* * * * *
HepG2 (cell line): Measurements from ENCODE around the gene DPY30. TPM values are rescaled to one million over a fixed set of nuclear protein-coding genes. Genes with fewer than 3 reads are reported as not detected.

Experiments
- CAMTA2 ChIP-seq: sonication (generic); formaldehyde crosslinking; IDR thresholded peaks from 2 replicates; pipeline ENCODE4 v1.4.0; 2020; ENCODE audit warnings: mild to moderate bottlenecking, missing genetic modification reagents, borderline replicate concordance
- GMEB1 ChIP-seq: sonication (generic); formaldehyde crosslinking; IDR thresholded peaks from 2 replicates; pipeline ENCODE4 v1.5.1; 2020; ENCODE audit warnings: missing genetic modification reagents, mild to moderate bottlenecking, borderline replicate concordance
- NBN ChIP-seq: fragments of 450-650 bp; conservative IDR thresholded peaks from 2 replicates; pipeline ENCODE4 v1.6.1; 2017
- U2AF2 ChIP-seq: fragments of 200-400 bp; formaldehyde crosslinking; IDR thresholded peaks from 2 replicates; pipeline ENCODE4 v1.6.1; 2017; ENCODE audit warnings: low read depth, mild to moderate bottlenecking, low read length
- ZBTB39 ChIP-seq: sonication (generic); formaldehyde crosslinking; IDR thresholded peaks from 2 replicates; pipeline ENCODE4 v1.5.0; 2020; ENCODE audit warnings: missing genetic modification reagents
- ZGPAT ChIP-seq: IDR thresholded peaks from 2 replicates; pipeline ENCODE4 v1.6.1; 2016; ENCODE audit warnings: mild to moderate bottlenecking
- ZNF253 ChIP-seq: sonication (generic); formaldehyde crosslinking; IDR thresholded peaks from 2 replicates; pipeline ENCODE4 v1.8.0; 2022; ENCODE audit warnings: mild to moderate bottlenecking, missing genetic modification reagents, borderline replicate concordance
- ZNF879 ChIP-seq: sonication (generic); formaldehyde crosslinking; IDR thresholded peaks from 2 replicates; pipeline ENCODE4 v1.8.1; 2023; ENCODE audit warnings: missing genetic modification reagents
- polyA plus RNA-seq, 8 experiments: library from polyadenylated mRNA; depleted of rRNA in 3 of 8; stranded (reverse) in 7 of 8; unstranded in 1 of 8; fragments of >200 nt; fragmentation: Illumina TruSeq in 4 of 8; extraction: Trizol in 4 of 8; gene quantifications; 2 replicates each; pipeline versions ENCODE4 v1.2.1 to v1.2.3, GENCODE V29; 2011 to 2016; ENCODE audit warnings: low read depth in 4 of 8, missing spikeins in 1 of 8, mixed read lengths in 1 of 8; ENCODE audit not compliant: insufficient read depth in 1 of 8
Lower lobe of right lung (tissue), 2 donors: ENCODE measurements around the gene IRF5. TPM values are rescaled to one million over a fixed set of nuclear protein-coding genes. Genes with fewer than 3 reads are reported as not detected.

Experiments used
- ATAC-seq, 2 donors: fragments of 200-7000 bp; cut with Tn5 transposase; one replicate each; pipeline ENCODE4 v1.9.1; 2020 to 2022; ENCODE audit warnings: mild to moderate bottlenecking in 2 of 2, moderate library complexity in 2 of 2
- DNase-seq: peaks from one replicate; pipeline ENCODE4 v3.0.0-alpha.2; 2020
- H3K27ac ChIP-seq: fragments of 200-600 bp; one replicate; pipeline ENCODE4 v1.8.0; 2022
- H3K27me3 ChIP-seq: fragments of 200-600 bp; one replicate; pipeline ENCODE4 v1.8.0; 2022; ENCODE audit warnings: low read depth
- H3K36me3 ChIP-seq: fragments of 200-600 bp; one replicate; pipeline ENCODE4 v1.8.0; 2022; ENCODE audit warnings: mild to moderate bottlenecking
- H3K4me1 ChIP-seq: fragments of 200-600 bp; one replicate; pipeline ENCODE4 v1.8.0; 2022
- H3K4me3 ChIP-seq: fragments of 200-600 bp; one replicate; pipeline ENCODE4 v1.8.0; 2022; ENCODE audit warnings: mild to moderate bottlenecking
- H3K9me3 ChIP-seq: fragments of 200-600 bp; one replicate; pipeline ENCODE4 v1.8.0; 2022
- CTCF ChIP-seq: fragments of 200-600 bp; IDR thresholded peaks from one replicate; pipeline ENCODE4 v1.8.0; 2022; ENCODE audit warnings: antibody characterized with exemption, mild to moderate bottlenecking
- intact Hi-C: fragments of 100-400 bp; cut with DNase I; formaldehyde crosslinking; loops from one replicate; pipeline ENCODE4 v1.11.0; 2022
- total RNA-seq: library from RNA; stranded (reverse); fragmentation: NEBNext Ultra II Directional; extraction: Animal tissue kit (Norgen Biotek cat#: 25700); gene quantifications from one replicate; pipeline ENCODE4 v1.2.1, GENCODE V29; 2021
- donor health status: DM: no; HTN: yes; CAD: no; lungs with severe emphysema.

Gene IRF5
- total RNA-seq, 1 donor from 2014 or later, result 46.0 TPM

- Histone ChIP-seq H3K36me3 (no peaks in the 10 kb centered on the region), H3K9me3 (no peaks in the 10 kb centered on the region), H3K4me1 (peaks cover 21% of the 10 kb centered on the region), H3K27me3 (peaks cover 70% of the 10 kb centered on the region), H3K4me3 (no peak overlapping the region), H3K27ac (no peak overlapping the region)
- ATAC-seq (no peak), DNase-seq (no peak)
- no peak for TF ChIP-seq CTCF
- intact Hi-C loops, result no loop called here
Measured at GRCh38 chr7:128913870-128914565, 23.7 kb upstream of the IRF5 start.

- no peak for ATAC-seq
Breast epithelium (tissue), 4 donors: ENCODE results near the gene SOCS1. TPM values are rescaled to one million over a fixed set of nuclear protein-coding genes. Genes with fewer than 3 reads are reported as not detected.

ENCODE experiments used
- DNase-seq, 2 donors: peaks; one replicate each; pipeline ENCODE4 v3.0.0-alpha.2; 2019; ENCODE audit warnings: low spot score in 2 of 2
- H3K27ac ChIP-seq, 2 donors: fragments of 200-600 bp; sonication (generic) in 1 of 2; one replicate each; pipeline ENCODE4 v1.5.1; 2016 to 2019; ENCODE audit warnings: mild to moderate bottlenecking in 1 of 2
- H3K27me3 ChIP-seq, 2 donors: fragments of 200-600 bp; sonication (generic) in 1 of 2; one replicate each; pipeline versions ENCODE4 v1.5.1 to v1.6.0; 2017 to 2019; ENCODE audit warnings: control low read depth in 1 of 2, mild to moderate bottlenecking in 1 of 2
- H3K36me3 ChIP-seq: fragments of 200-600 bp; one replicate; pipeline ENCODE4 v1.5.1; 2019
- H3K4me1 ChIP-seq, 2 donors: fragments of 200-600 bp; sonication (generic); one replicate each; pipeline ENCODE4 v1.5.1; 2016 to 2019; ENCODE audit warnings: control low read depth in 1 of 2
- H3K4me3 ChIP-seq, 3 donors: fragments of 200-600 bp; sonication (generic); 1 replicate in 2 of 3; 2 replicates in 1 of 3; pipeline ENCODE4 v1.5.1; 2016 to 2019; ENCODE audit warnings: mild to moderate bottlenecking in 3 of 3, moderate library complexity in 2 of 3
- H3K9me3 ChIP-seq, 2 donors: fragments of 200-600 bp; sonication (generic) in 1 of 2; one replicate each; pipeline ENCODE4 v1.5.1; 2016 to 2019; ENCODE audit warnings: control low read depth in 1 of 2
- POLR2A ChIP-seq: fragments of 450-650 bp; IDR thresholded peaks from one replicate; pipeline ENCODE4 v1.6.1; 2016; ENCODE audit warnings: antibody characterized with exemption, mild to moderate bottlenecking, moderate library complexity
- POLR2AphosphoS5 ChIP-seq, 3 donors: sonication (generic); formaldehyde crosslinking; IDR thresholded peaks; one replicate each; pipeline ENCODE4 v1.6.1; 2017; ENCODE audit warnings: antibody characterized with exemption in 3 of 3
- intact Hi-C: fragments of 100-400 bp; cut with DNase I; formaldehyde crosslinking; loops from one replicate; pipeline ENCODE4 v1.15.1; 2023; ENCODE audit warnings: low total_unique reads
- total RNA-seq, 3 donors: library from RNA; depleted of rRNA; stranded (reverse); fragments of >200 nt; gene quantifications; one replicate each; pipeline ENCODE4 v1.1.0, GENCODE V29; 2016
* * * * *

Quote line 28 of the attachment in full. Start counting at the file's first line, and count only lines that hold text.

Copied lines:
- Histone ChIP-seq H3K36me3 (no peaks in the 10 kb centered on the region), H3K9me3 (no peaks in the 10 kb centered on the region), H3K4me1 (peaks cover 21% of the 10 kb centered on the region), H3K27me3 (peaks cover 70% of the 10 kb centered on the region), H3K4me3 (no peak overlapping the region), H3K27ac (no peak overlapping the region)